Thursday, December 29, 2011

Two Massacres Applesauce

On December 29, 1890, some U.S. soldiers massacred a bunch of men, women, and children at Wounded Knee in South Dakota. The military had forced a band of Lakota to camp there that night. In the morning, a cavalry regiment arrived and surrounded the camp. "One version of events claims that during the process of disarming the Lakota, a deaf tribesman named Black Coyote was reluctant to give up his rifle claiming he had paid a lot for it." A shot went off and the cavalry opened fire with four Hotchkiss guns, which are these really sinister looking revolving cannons. Between 150 and 300 natives were killed and 51 were wounded. As always, the number of "enemy combatants" killed is indeterminate. On the other hand, exactly 25 American imperialists died (mostly due to friendly fire) and 39 were wounded (six of whom later died of their wounds). The Army subsequently awarded 25 Medals of Honor, which is a fucking travesty. I'd like to take this opportunity to point out that the U.S. police nowadays operate as a domestic military force, not massacring citizens, of course, but sometimes executing unarmed dissidents or undesirables (as the unarmed fleeing Lakota were executed), and recently and very publicly attacking peaceful protestors.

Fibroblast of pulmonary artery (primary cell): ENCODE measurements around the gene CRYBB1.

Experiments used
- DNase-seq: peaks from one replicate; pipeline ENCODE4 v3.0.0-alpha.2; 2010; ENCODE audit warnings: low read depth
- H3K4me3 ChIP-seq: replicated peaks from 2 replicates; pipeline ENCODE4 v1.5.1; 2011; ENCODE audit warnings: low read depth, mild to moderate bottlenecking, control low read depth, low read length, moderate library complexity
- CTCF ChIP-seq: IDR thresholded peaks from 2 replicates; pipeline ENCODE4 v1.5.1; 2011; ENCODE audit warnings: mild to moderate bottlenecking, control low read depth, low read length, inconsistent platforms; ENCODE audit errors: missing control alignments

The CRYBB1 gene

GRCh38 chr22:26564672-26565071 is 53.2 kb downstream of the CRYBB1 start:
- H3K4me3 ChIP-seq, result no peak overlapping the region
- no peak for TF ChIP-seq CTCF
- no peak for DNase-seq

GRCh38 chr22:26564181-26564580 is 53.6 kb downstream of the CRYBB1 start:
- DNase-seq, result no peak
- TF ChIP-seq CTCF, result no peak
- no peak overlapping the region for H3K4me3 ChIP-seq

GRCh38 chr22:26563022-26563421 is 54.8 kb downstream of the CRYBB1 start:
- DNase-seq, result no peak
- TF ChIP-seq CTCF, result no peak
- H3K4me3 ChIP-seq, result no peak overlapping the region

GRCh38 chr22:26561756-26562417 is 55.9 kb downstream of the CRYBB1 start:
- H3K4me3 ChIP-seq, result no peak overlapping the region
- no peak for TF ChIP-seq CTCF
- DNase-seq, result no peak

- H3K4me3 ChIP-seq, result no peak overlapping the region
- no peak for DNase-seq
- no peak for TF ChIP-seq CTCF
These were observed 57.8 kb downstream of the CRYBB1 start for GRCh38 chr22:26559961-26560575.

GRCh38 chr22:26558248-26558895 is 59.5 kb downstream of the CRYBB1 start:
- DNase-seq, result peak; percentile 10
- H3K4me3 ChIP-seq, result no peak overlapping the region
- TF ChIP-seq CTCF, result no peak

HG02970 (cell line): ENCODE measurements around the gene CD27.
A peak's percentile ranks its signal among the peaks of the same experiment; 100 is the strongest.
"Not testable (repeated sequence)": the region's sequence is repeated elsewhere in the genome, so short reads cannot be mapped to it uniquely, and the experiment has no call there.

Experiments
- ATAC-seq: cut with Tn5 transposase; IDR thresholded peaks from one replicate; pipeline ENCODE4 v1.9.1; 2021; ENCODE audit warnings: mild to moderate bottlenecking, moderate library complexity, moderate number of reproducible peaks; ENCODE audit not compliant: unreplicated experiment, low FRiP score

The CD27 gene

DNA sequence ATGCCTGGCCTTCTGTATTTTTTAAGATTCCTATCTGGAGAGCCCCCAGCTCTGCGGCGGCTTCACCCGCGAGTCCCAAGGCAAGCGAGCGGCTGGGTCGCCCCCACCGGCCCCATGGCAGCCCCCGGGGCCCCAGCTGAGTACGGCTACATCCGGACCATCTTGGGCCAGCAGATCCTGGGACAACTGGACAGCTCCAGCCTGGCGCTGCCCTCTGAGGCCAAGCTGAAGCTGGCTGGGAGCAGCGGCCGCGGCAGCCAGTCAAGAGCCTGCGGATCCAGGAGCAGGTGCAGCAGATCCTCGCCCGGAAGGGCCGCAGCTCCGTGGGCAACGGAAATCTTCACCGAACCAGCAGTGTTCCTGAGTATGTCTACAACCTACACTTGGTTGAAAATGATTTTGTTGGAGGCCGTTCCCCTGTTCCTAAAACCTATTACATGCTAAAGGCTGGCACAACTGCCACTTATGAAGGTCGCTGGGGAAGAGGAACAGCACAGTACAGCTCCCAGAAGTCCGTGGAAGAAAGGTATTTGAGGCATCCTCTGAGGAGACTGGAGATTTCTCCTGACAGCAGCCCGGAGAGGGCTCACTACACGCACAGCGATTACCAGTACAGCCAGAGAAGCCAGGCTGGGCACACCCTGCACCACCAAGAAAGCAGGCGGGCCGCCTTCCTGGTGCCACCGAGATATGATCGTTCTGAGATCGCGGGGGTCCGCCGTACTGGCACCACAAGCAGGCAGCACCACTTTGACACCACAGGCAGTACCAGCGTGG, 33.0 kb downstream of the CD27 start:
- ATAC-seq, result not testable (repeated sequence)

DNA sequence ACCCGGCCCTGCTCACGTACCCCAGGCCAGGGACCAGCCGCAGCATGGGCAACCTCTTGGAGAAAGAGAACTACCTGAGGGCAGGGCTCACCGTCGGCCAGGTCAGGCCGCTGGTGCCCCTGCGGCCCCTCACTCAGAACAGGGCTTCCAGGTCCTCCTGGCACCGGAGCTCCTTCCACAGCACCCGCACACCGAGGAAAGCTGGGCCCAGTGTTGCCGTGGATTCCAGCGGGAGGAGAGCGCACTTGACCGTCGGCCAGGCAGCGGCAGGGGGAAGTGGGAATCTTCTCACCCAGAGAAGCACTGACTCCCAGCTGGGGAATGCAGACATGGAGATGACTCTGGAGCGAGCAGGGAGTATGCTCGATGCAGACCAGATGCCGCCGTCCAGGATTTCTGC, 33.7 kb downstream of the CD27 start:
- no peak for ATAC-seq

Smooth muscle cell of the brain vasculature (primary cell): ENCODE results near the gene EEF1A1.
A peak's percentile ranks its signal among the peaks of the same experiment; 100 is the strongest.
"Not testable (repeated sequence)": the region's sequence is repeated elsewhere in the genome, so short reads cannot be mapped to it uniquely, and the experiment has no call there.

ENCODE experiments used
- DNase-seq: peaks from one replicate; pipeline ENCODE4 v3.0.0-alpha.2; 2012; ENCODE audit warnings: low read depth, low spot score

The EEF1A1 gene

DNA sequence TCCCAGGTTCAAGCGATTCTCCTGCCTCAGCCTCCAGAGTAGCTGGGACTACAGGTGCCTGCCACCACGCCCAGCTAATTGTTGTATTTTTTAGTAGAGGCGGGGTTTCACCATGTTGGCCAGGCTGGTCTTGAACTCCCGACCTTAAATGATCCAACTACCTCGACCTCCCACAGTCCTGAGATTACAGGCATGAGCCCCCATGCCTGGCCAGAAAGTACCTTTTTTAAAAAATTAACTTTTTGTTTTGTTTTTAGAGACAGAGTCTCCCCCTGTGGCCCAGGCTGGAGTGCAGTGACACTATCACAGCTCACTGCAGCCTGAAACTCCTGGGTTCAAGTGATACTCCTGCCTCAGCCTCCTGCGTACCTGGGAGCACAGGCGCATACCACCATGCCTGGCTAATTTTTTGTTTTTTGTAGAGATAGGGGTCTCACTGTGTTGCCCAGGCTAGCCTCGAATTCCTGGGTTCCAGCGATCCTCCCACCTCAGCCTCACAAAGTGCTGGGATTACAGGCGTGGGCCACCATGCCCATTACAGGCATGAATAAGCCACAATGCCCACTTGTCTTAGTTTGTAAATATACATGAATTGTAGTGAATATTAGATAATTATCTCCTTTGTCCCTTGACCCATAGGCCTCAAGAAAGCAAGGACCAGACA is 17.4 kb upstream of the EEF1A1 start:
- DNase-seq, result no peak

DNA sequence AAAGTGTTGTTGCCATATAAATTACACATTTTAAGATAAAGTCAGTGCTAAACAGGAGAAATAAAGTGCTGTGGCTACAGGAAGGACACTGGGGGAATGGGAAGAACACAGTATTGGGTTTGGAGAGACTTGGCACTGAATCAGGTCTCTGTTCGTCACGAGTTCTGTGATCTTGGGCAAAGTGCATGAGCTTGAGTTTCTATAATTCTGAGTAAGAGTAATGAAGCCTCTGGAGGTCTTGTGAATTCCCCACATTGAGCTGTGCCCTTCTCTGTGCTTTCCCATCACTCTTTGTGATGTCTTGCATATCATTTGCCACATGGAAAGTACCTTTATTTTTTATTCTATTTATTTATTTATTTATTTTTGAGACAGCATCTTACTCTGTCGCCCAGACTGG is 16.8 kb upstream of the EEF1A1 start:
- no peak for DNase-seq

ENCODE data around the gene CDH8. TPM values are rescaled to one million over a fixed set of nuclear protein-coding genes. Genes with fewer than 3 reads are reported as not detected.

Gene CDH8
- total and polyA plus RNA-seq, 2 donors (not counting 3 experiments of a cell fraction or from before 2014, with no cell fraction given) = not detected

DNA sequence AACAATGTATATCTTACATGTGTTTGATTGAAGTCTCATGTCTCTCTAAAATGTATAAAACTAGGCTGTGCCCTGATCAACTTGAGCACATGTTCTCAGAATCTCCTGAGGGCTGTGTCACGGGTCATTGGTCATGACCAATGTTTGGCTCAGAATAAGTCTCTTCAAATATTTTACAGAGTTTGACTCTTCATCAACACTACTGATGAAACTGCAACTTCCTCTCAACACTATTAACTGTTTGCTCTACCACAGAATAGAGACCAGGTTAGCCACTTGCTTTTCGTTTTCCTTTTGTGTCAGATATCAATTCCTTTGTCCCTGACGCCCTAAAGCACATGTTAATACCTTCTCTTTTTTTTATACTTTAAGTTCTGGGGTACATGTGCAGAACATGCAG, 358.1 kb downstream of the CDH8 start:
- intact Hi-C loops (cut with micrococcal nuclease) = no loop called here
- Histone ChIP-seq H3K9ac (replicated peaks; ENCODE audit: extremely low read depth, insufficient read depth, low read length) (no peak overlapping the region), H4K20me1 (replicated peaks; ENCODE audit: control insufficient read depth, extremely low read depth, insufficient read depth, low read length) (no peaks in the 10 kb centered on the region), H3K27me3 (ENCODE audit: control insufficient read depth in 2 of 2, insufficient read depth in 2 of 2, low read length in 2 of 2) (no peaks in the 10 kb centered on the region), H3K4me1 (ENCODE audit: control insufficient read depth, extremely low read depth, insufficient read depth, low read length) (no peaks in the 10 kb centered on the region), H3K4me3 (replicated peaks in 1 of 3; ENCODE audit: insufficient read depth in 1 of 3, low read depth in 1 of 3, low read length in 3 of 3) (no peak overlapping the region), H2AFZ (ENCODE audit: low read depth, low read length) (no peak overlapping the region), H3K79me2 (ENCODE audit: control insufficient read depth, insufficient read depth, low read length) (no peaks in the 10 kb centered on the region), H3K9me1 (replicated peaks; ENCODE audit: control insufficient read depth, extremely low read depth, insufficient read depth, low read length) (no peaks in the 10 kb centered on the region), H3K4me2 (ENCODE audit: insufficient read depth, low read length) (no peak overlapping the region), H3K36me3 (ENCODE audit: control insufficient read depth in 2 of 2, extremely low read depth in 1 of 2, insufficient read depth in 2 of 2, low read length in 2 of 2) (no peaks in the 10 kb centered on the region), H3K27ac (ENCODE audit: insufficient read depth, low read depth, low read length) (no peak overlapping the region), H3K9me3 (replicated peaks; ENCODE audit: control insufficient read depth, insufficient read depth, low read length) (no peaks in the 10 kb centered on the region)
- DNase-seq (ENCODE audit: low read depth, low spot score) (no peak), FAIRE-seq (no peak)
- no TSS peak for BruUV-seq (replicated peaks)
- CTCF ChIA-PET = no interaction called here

Just as Wounded Knee was an exemplary incident in the larger project of genocide in the Americas, so too is the systemic oppression of nonhuman animals exemplified by a program initiated on December 29, 1997 in Hong Kong. In order to stop the spread of a potentially lethal strain of influenza, all 1.25 million chickens on the island were killed. Over one million animals who were alive only to be killed for food, who would rather have lived, were killed in short order so that their potentially weaponized bodies wouldn't be able to kill even one human. This is the price of gustatory satisfaction.

My mom made applesauce for dessert tonight. It was really good.

serves: 4-6
prep. time: approx. 20-25 min.

5 Granny Smith apples, peeled and sliced
3/4 c. water
<1/4c. sugar
lemon juice
1/2 tsp. cinnamon

1. Throw everything in a pot over medium heat. Let it reach a rolling boil, then cut the heat and let sit for awhile. The apples should break down on their own.

I wrote something for the Huffington Post. Not a particular good piece of writing, but sometimes I like to order a few ideas for further reference: "Some Fragments of a Call."

While the video doesn't get me going, I really like this Lee Noble song, "Parents."

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